DC Chabad hosts solidarity event following San Diego synagogue shooting
On Saturday morning as the Jewish community in Poway, California were praying on the final day of Passover, an armed man entered the synagogue injuring three and killing one. Nearly six months since the massacre in Pittsburgh, PA at the Tree of Life Synagogue, six weeks after the shooting in Christchurch, New Zealand, and a week after the carnage in Sri Lanka, we once again gathered together to show our unwavering support for the communities and the victims.
We once again stood in solidarity against bigotry, ignorance, and hate. On Monday, April 29, the 2100 block of Leroy Place in Northwest, Washington, DC was closed off to traffic, as the Jewish community gathered together with its friends on the street to share a message of love, strength, and change.
Roughly 200 people gathered outside in the cold, while hundreds watched live online to hear Jewish community leaders, the Metropolitan Police Chief, and the Mayor speak. Rabbi Levi Shemtov, the executive vice president of American Friends of Lubavitch (Chabad) of Washington, DC, began by sharing the words of the Prophet Jeremiah: “Seek the welfare of the city, for in it you will find your own salvation.”
Chabad is an Orthodox Jewish Hasidic movement and one of the largest Jewish organizations in the world. The shooting in San Diego took place at a Chabad synagogue.
“We’re here to be grateful for the fact that there was that miracle that saved more death from occurring — more senseless death — we’re here because we want to show who we are, and that we will never be afraid, and finally, we are here to send a message to anyone who might think of copying that evil man who perpetrated that act of terrorism on Saturday, and tell him and everyone like him and everyone who thinks like him: You will fail,” Rabbi Shemtov said.
“We cannot allow this violence to become normalized... It cannot become routine… We must maintain our humanity. We are all the children of the Almighty,” said Ron Halber.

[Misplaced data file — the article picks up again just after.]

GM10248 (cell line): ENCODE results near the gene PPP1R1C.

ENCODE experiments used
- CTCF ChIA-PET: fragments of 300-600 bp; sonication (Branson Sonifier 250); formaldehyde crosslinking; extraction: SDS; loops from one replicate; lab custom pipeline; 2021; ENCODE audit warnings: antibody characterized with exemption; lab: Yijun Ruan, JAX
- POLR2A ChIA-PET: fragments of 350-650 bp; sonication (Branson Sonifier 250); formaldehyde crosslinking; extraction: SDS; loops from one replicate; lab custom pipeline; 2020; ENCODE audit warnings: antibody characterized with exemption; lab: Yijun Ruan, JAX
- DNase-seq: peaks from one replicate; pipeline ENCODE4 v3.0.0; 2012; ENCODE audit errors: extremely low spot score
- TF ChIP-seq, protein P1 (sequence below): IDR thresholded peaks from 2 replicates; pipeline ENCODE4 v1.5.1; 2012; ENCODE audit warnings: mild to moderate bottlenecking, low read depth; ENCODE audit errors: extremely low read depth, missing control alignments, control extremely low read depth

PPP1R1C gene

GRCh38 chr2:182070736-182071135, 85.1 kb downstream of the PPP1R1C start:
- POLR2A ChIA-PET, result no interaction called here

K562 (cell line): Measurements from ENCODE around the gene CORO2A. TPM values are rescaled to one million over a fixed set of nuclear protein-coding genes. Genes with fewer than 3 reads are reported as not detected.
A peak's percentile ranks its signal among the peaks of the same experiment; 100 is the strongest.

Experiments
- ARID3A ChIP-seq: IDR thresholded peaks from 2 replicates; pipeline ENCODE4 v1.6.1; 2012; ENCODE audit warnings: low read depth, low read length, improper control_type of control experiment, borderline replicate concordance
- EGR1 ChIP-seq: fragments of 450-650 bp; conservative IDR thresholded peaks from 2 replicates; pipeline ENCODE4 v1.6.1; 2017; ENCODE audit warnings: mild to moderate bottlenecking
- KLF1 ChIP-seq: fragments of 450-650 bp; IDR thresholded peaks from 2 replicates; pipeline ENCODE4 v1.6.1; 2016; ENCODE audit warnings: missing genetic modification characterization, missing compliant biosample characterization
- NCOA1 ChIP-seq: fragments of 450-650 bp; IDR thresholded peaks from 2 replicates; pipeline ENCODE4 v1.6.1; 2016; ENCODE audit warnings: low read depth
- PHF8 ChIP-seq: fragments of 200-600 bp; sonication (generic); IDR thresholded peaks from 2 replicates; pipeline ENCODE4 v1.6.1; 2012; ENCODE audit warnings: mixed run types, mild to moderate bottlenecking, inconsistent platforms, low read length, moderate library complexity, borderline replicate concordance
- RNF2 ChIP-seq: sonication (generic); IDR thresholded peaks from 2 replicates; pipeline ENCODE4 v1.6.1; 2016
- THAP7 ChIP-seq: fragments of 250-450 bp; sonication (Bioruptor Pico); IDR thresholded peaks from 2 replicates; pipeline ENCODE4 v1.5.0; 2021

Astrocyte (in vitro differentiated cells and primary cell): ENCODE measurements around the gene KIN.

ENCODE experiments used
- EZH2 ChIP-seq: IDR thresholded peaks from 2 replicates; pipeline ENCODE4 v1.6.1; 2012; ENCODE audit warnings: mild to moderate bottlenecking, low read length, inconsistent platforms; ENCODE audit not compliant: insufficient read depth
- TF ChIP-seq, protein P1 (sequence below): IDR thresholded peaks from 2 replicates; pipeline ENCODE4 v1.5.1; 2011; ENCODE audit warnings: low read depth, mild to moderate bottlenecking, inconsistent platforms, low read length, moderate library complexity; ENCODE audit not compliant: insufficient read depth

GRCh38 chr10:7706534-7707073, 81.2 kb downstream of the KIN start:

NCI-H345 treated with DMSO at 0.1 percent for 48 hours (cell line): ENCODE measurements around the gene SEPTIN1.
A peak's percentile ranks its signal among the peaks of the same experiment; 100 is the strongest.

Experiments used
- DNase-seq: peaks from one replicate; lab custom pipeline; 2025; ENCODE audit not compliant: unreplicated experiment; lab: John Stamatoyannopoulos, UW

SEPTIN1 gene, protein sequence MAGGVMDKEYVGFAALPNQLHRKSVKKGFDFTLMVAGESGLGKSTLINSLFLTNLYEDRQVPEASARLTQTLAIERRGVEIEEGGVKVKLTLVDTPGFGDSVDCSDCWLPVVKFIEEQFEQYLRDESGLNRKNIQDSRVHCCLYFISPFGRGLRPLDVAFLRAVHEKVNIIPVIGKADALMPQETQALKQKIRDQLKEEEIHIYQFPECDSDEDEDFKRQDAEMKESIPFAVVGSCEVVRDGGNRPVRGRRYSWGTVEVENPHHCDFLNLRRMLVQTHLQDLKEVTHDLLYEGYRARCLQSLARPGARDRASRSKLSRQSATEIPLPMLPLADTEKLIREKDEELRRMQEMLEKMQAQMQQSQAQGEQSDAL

Ron Halber, executive director of the Jewish Community Relations Council of Greater Washington, joined Rabbi Shemtov on the stage. He shared, “while we can’t control what people do, we can control our reaction to them,” adding “We will continue to lead proud, visible, vibrant and fulfilling Jewish lives.”
An example of such a proud, visible life is Rabbi Yisroel Goldstein of Chabad of Poway, a survivor of last week’s shooting. Lori Gilbert Kaye, the woman who was killed in the shooting, reportedly jumped between Goldstein and the gunman, saving the rabbi’s life and giving him time to warn others to flee. For Monday’s New York Times, Goldstein wrote “A Terrorist Tried to Kill Me Because I Am a Jew. I Will Never Back Down.”
He called the gathering in DC as he was on his way to the funeral of Kaye, a founding member of the synagogue, saying that “it was just 48 hours ago there was darkness and now there’s light” as we connect with friends around the world.
Later, Peter Newsham, Metropolitan Police chief reassured the crowd that law enforcement works to “give a visible presence to let you know… that we care… and hopefully provide you a level of security.” He told the crowd that one of the most important things after such a tragedy is that we share accurate information.
“While we gather in sadness… we also gather with a great sense of defiance”- Mayor Muriel Bowser
Mayor Muriel Bowser spoke to crowd about Washington, DC being a city of inclusion and diversity, saying “we will not give in to those who wish to divide us, so we will continue to fight hate with love.” Senseless hate crimes “destroys the religious fabric that holds many communities together,” she added.
Brandon Messian, a junior at GW and a board member of Chabad GW who grew up attending Chabad of Poway, told The Rival:
This is a terrible tragedy. It is very hard for me to turn on the TV and see the situation that my synagogue and community is going through. I am still in a state of total shock. After living in San Diego for my whole life, I never could have imagined such a horrific event happening in my hometown, let alone my own synagogue where I have been a member of for over two decades. I thought Poway was safe. Poway has in fact been one of the safest places to live in California for years. Who would've [sic] thought little old Poway? We should not have to live in fear like this. This should never happen again. Everything must be done to end this violence and hate.”
Rabbi Goldstein was Messian’s Rabbi, with whom he celebrated many events and who supported him through loss. Messian spoke highly of Lori Kaye, saying “she always greeted everyone with a warm smile and made sure all felt welcomed.”
The location of Chabad in DC, TheShul, had security presence before these recent tragedies. Rabbi Shemtov's family is warm and welcoming, and as our reaction to the shooting at Chabad of Poway, they challenge us to do one more mitzvah, one more good deed, and to get another to do the same.